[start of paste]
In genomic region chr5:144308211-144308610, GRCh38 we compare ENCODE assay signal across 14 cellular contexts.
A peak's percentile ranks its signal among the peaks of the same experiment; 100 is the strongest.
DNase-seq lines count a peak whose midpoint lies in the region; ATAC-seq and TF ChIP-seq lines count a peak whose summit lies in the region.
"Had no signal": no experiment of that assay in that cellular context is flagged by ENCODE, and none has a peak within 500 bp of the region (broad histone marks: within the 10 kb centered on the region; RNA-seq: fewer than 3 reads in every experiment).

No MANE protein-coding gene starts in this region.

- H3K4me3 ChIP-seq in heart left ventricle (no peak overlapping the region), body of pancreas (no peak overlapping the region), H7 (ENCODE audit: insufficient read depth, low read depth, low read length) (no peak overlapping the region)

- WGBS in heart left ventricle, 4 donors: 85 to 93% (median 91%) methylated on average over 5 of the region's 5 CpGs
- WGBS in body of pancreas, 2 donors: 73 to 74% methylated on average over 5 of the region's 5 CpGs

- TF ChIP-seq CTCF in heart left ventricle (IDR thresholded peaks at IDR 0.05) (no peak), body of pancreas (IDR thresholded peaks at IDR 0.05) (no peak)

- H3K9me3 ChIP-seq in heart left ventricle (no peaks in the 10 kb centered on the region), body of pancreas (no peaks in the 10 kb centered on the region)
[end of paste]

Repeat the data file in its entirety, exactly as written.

In genomic region chr5:144308211-144308610, GRCh38 we compare ENCODE assay signal across 14 cellular contexts.
A peak's percentile ranks its signal among the peaks of the same experiment; 100 is the strongest.
DNase-seq lines count a peak whose midpoint lies in the region; ATAC-seq and TF ChIP-seq lines count a peak whose summit lies in the region.
"Had no signal": no experiment of that assay in that cellular context is flagged by ENCODE, and none has a peak within 500 bp of the region (broad histone marks: within the 10 kb centered on the region; RNA-seq: fewer than 3 reads in every experiment).

No MANE protein-coding gene starts in this region.

- H3K4me3 ChIP-seq in heart left ventricle (no peak overlapping the region), body of pancreas (no peak overlapping the region), H7 (ENCODE audit: insufficient read depth, low read depth, low read length) (no peak overlapping the region)

- WGBS in heart left ventricle, 4 donors: 85 to 93% (median 91%) methylated on average over 5 of the region's 5 CpGs
- WGBS in body of pancreas, 2 donors: 73 to 74% methylated on average over 5 of the region's 5 CpGs

- TF ChIP-seq CTCF in heart left ventricle (IDR thresholded peaks at IDR 0.05) (no peak), body of pancreas (IDR thresholded peaks at IDR 0.05) (no peak)

- H3K9me3 ChIP-seq in heart left ventricle (no peaks in the 10 kb centered on the region), body of pancreas (no peaks in the 10 kb centered on the region)